Ready for lift out
Pic: Placing Emerald in the cradle before lift out

We'll stay out of the water for a few months now. We don't want to go back in the mud as it will take off the new antifoul we put on, so we'll stay out until we're ready for the off. We haven't been out of the water for 4 years and other than a few patches of small barnacles and some very black mud (which took some scrubbing to get off and is still stuck on in places), the hull was pretty clean (we used Jotun antifoul which we'll use again) although we don't know if that is due to the scrubbing effect of going up and down in the mud or a very good product. We found a lump missing out of the back of the rudder which wasn't there before, but that could have happened anywhere in the many miles we made around the UK and through the Baltic.

A coating of black mud
Pic: Colin removing the prop anode and some very black mud

After an interlude where we swapped boat jobs for house jobs on our rental property, Colin has since removed two seacocks and taken the rudder off.

We removed the seacocks as we no longer have deck drains, having replaced them with scuppers we made in the hull instead. We found that when we took a large wave on board, the water would take ages to drain away through the deck drains and would come back up too into the cove lockers at the side of the cockpit, which also had a drain in them.

When the weather warms up the seacock holes can be filled and epoxied up. Two less holes in the bottom of the boat must be good!

The rudder wasn't on our list of jobs but when we investigated it we found a lot of wobble in it and on further inspection found a large piece of fibre glass around the rudder spindle had broken away allowing mud and water to get inside and make voids within the rudder. More on this later with pictures.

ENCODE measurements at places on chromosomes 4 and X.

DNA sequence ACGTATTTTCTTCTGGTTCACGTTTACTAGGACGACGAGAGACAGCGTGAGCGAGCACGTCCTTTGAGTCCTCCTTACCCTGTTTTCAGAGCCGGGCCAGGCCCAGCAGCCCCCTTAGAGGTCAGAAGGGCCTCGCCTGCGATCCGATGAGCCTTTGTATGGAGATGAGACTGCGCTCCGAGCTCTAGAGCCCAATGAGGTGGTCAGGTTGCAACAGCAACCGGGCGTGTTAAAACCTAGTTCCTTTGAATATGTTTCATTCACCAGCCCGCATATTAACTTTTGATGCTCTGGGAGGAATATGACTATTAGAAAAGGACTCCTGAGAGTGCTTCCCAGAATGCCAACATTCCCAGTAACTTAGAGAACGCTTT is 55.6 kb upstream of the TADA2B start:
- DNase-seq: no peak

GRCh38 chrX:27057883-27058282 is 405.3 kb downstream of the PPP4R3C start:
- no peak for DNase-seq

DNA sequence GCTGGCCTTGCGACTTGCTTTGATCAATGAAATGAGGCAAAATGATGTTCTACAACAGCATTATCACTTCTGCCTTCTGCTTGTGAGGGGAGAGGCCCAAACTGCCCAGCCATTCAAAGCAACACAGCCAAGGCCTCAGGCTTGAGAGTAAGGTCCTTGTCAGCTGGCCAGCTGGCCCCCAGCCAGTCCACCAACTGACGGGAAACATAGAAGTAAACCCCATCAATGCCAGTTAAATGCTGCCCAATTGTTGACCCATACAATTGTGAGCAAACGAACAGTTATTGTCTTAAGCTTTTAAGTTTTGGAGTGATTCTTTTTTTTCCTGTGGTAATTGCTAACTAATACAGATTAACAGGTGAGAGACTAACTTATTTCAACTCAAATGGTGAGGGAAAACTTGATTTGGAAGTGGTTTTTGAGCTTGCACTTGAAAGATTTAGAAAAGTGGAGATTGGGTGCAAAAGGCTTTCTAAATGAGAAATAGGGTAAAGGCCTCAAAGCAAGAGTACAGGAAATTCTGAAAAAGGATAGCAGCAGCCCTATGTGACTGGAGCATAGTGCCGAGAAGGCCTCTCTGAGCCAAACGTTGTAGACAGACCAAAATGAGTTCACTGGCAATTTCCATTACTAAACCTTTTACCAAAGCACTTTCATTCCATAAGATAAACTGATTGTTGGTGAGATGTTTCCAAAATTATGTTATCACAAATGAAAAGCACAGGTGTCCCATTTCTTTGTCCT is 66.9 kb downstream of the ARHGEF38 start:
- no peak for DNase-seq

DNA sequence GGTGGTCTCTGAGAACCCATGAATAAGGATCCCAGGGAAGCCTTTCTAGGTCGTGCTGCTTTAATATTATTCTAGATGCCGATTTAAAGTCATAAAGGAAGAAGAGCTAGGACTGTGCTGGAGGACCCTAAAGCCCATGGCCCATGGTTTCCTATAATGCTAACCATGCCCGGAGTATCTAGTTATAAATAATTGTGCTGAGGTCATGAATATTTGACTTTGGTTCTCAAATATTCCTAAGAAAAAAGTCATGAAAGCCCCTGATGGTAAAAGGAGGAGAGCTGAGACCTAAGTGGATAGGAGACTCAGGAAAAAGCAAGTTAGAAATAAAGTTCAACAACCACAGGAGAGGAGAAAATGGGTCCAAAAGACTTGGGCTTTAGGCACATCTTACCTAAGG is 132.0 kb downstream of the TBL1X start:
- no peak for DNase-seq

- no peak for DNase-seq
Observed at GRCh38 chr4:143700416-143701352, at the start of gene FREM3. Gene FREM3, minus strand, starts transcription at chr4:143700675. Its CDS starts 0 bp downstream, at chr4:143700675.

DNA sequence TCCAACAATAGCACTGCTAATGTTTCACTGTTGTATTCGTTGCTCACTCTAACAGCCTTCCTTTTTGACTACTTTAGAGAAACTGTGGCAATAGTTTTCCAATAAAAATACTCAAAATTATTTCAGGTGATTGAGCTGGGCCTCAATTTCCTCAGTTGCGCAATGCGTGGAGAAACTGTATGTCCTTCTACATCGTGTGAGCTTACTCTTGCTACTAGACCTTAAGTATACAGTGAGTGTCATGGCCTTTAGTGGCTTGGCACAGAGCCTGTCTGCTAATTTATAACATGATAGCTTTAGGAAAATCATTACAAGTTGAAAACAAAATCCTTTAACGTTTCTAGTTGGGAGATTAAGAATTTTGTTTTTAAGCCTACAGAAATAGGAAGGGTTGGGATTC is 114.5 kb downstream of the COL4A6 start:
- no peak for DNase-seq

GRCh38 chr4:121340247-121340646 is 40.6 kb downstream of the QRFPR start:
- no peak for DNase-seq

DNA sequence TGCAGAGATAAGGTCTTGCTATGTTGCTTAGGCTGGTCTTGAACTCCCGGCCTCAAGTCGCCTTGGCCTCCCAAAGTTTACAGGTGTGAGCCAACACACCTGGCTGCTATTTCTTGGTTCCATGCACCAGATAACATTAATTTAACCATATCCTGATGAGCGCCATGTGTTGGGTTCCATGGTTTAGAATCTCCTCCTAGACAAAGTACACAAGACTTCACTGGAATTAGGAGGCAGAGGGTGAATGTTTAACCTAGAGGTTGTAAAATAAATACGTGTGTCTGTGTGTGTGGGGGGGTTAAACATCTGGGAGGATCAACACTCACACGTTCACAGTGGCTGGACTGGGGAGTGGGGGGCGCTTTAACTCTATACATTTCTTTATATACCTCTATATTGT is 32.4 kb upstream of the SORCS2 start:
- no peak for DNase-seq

It's forecast to get warmer from tomorrow which is good as the cold is limiting what we can get on with at the moment.


2013: Brandy Hole winter
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26/01/2013 | Phil Owen
Hi Nic and Colin, wow you guys have been busy. No lazing around on deck for u peeps. No doubt there are plenty of times when you have, and will, feel the apparent high maint of boat owning is rewarded with priceless views and experiences. I have no idea about some of the stuff you write about but like to read it anyway. Pictures certainly help us non sailors :-) Although my diving career is closer to its end than beginning I will certainly take notice of the detail on diving boats in future and may well on occasions ask .... are there any scuppers on this boat
Happy 2013!
Nichola / Blue sky to start the year
01/01/2013, Brandy Hole, River Crouch, Essex, UK

Thought I'd get one new year resolution off to a good start and write a blog (resolution = write more blogs).

First off a Happy New Year to everyone and fair winds, calm seas and sunshine to you all.

We hope this year will be a goodd one for Emerald and crew as we plan to head off across Biscay later in the year, aiming for southern Spain or Portugal for next winter.

Before then we have a few jobs to do so we''ll be cracking on with them tomorrow. These include:
Hard dodger
Replace leaking water tanks under galley floor
Remove two seacocks (we've replaced the deck drains with scuppers so don't need the seacocks anymore and the less holes in the hull the better)
Paint hull

In 2012 we got a lot done:
Replaced Genoa tracks
Removed and rebedded all deck fittings and stantions
Removed deck drains and made scuppers for water drainage instead
Installed new batteries and rebuilt the storage area in the tunnel so that the batteries are securely held but can be easily maintained (batteries are wet lead acid type)
Insulated under the aft bed and rebuilt the bed base
Ripped out aft head and installed a compact washing machine and built storage in the space instead
Repair starboard fuel tank
Build and install prop alternator
and many more little jobs!

Happy New Year!

Colin and Nichola x

2011\12: Winter jobs at Brandy Hole
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Who: Colin 'Skip' Wright, Nichola Wright
Port: No fixed abode